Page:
Poetry Explorer- Classic Contemporary Poetry, THE ASSIGNATION, OR LOVE IN A NUNNERY: PROLOGUE, by JOHN DRYDEN



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THE ASSIGNATION, OR LOVE IN A NUNNERY: PROLOGUE, by             Poet's Biography
First Line: Prologues, like bells to churches, toll you in
Last Line: Twas imitating you taught haynes to play.
Subject(s): Bells; Churches; Clergy; Poetry & Poets; Cathedrals; Priests; Rabbis; Ministers; Bishops


PROLOGUES, like Bells to Churches, toul you in
With Chimeing Verse, till the dull Playes begin;
With this sad difference though, of Pit and Pue;
You damn the Poet, but the Priest damns you.
But Priests can treat you at your own expence,
And, gravely, call you Fools, without Offence
Poets, poor Devils, have ne'er your Folly shown,
But, to their Cost, you prov'd it was their own:
For, when a Fop's presented on the Stage,
Straight all the Coxcombs in the Towningage;
For his deliverance and revenge they joyn,
And grunt, like Hogs, about their Captive Swine.
Your Poets daily split upon this shelf:
You must have Fools, yet none will have himself.
Or, if in kindness, you that leave would give,
No man could write you at that rate you live:
For some of you grow Fops with so much haste,
Riot in nonsence, and commit such waste,
'Twould Ruine Poets should they spend so fast.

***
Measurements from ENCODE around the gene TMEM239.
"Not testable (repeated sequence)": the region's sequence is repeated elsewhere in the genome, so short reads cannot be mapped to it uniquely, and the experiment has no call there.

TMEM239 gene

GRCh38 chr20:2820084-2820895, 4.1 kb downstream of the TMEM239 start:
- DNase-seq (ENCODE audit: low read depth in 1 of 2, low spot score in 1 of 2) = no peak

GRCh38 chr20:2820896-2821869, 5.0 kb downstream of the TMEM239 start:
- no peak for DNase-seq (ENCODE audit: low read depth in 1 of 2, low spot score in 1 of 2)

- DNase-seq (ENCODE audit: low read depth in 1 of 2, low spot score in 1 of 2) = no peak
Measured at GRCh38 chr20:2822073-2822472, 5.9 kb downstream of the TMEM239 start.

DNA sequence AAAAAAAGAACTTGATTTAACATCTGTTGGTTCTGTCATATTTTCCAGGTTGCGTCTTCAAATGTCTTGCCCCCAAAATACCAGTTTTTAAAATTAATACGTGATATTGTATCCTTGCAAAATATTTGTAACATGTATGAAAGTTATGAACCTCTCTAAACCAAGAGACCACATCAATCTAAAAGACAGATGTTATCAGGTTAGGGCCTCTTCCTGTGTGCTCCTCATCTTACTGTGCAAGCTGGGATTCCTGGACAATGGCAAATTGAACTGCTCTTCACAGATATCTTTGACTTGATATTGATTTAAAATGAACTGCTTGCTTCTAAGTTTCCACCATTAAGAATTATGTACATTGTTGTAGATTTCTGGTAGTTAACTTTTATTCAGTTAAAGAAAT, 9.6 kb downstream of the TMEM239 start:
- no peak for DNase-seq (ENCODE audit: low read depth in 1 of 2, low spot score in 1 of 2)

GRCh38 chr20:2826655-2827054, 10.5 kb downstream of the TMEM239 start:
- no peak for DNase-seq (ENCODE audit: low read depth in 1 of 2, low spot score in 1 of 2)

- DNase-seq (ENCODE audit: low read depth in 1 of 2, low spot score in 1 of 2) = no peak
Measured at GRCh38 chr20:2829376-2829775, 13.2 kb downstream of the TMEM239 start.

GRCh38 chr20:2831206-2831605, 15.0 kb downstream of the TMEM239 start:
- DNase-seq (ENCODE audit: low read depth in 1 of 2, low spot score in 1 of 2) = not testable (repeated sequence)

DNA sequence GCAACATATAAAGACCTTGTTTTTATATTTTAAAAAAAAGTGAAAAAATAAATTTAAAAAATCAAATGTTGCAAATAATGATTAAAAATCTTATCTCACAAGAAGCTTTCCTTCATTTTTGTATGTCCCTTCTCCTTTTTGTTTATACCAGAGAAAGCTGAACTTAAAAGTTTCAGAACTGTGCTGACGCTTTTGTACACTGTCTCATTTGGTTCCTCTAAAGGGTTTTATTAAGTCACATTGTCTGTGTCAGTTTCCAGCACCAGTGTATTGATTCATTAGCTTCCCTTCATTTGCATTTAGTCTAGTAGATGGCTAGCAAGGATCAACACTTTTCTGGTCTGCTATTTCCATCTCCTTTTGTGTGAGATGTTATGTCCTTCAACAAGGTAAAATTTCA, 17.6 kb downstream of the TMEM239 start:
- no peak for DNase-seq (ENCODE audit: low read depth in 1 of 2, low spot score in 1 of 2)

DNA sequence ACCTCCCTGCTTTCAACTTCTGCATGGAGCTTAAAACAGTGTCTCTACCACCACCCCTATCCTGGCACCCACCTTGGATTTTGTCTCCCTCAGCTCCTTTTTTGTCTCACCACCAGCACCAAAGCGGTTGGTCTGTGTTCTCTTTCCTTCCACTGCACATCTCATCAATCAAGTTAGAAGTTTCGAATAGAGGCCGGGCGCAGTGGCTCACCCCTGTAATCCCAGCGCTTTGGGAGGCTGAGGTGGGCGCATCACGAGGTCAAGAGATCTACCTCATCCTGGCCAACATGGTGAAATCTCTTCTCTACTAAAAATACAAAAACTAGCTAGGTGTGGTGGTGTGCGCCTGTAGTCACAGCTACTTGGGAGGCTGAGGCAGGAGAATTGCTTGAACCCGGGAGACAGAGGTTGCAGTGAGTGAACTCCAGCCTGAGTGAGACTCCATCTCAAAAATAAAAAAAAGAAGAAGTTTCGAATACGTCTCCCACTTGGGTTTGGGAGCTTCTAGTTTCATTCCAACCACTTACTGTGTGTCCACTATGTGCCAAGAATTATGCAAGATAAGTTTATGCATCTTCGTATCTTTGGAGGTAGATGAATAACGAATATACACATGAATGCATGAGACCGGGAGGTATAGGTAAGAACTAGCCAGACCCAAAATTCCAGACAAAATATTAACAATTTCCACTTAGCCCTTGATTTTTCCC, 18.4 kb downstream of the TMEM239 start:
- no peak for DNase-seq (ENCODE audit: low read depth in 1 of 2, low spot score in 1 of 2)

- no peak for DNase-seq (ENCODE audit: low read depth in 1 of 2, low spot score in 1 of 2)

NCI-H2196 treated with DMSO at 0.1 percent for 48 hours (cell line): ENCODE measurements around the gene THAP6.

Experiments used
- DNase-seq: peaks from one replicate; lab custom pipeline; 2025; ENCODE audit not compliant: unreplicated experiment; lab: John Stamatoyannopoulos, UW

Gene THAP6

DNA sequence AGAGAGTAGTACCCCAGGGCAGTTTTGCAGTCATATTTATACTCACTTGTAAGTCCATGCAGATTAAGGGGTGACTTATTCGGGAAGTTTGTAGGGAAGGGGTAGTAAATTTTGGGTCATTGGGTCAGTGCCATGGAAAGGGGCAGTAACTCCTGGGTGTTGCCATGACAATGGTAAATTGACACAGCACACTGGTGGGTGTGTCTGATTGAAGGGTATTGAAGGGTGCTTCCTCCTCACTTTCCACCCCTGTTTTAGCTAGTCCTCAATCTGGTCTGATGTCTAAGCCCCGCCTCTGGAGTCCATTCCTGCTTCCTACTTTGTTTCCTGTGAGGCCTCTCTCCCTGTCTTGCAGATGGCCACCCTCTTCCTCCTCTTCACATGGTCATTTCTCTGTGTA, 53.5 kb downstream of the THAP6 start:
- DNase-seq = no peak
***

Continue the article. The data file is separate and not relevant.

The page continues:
He who made this observed what Farces hit,
And durst not disoblige you now with wit.
But, Gentlemen, you overdo the Mode;
You must have Fools out of the common Rode.
Th'unnatural strain'd Buffoon is only taking;
No Fop can please you now of Gods own making.
Pardon our Poet, if he speaks his Mind;
You come to Plays with your own Follies lin'd:
Small Fools fall on you, like small showers, in vain;
Your own oyl'd Coats keep out all common rain.
You must have Mamamouchi, such a Fop
As would appear a Monster in a Shop;
He'll fill your Pit and Boxes to the brim,
Where, Ram'd in Crowds, you see your selves in him.
Sure there's some spell our Poet never knew,
In hullibabilah de, and Chu, chu, chu;
But Marabarah sahem most did touch you;
That is, Oh how we love the Mamamouchi!
Grimace and habit sent you pleas'd away;
You damn'd the poet, and cried up the Play.
This Thought had made our Author more uneasie,
But that he hopes I'm Fool enough to please ye.
But here's my grief, -- though Nature, joined with Art,
Have cut me out to act a Fooling Part,
Yet, to your Praise, the few wits here will say,
'Twas imitating you taught Haynes to Play.





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